“The mission of this illustrated work is to reclaim for Newport its singular contributions to the evolution of American society. The book’s subtitle, lifted from the Charter of 1663 granted by Charles II, alludes to the most sacrosanct: The radical notion of, not mere religious tolerance, but true freedom of religion—more than 100 years before such rights were enshrined in the Constitution. That’s why Newport can boast the splendid Touro Synagogue, the nation’s first, and the distinction of having been in the forefront of republican government with its pronounced separation of church and state (unlike the theocracy of the Massachusetts Bay Colony, from which Newport’s founders fled or were exiled). It seems Newport came to embody the American ideal first. And within these pages, you can marvel at how its maverick residents accomplished that feat.”—Christopher Schoppa, The Washington Post
“Stensrud begins the story with the controversy that sent the founding fathers to Newport, traces the history of their settlement in language that pulls the reader in and keeps them racing along. Unlike a heavy historical text, Newport: A Lively Experiment carries the reader along like a yacht under full sail, each successive chapter another wave.”—Anne Kugielsky, Antiques and The Arts Weekly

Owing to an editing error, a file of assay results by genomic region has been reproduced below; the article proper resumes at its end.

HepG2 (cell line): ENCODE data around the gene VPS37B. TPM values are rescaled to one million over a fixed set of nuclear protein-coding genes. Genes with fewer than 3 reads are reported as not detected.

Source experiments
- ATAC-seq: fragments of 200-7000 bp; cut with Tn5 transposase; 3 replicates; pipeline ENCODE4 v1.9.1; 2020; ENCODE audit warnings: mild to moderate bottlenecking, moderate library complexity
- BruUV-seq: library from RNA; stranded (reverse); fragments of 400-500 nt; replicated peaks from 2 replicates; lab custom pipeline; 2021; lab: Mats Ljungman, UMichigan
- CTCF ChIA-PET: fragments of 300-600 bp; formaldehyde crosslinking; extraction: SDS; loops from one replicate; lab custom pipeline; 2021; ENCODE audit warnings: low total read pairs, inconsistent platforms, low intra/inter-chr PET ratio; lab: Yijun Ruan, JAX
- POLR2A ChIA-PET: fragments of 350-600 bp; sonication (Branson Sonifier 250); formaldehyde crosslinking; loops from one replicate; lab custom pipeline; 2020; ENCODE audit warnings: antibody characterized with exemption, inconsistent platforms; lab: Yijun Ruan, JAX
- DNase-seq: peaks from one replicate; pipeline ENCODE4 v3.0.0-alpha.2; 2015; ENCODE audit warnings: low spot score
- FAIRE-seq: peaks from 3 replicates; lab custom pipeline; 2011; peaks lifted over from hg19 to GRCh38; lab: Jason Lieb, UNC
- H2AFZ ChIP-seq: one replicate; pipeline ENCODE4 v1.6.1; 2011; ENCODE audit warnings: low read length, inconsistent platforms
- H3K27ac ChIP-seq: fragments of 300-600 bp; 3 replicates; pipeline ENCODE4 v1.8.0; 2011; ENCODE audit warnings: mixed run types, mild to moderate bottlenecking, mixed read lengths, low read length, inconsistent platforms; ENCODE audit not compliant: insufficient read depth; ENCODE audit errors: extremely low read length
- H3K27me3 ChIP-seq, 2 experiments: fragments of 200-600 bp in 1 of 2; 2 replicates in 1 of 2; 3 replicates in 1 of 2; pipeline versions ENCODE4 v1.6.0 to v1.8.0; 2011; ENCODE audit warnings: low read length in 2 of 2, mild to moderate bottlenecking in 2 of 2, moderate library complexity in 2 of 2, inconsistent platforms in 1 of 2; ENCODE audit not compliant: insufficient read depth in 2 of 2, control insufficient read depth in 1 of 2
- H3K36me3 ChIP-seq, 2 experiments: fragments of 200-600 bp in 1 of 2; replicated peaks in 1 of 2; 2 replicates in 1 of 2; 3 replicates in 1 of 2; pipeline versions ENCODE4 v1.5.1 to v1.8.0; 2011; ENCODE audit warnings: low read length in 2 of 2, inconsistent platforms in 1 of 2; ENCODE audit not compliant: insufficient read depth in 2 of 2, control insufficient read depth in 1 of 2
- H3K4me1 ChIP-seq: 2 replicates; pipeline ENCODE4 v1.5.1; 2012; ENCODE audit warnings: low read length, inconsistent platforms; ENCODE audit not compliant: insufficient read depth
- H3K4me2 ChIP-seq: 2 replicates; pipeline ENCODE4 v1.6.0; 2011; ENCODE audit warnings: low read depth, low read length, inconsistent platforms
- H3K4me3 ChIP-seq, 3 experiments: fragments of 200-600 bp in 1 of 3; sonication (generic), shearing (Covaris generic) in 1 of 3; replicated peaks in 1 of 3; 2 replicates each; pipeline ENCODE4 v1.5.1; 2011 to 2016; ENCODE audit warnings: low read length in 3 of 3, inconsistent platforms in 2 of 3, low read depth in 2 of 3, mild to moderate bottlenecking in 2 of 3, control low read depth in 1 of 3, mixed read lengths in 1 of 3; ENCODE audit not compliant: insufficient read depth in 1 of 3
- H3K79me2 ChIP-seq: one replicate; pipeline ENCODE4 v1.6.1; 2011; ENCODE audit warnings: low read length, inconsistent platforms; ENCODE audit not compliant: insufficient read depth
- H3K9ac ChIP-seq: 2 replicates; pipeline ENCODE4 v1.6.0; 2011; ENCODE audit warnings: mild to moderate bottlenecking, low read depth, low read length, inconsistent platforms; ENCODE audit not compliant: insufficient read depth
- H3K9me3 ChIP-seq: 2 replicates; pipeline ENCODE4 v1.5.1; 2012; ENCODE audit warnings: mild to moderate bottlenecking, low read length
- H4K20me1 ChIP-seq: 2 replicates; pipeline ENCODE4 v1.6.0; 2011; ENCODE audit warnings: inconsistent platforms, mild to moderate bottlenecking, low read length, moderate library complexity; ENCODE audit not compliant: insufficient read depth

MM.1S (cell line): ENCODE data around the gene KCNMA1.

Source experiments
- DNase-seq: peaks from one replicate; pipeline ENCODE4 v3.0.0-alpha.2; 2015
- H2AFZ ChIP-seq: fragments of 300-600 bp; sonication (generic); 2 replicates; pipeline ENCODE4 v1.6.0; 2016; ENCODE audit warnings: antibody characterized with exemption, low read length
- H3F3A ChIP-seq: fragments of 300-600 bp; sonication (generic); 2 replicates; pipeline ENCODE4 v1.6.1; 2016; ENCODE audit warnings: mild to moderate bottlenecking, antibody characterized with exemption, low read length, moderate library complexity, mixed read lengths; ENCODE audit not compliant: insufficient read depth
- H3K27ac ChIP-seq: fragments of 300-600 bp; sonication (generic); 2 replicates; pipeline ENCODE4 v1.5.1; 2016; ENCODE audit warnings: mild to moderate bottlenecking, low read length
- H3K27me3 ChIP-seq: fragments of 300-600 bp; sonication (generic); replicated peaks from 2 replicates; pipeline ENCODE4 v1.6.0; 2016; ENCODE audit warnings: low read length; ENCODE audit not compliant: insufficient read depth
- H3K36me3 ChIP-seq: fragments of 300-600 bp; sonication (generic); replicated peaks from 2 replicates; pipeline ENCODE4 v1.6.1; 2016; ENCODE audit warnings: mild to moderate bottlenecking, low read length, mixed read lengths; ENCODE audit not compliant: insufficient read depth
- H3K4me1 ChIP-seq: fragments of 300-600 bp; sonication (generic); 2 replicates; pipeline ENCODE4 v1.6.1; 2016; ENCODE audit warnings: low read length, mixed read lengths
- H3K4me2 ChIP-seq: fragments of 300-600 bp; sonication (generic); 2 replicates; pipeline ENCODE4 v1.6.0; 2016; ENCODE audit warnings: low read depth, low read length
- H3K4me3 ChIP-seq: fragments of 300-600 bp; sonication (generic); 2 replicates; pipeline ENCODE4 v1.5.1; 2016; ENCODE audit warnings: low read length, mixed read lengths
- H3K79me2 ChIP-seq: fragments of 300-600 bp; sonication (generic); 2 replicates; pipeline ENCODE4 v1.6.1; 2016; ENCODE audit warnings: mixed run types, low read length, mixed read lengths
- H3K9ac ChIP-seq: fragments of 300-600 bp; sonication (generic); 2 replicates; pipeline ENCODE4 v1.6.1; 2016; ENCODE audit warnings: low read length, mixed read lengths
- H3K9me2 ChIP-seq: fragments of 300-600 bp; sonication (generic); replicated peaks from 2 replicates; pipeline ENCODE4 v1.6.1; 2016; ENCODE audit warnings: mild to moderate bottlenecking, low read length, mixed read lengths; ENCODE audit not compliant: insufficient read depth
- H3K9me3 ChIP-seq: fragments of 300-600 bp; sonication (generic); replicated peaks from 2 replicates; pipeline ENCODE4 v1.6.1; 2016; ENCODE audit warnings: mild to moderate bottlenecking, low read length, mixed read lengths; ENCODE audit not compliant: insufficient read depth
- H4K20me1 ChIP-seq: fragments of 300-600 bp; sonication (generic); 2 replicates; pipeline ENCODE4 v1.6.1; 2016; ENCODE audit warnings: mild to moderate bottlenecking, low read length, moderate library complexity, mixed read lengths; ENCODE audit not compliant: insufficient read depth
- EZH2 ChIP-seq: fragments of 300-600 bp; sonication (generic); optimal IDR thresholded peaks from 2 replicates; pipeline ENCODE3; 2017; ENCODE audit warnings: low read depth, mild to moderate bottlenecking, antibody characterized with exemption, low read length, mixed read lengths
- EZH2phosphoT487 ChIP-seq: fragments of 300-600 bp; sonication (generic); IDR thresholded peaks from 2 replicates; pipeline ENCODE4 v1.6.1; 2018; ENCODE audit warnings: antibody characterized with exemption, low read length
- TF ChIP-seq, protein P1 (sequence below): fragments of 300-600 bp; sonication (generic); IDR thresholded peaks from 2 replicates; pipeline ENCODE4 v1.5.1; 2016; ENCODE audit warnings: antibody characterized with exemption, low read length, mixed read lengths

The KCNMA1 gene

“Newport: A Lively Experiment is an important contribution to the history of Newport and New England. The first large volume to cover Newport’s long history through such a detailed, lavishly illustrated summary, this useful and interesting book will be a valued possession of both the scholar and general reader alike.”—John B. Hattendorf, The New England Quarterly
Rockwell Stensrud is the author of Inventing Rhode Island: Six Lives (2014); senior producer and writer for the ABC News series The History of the Eighties; producer and writer of James Cagney for A&E "Biography"; and co-writer of the television series American Women of Achievement.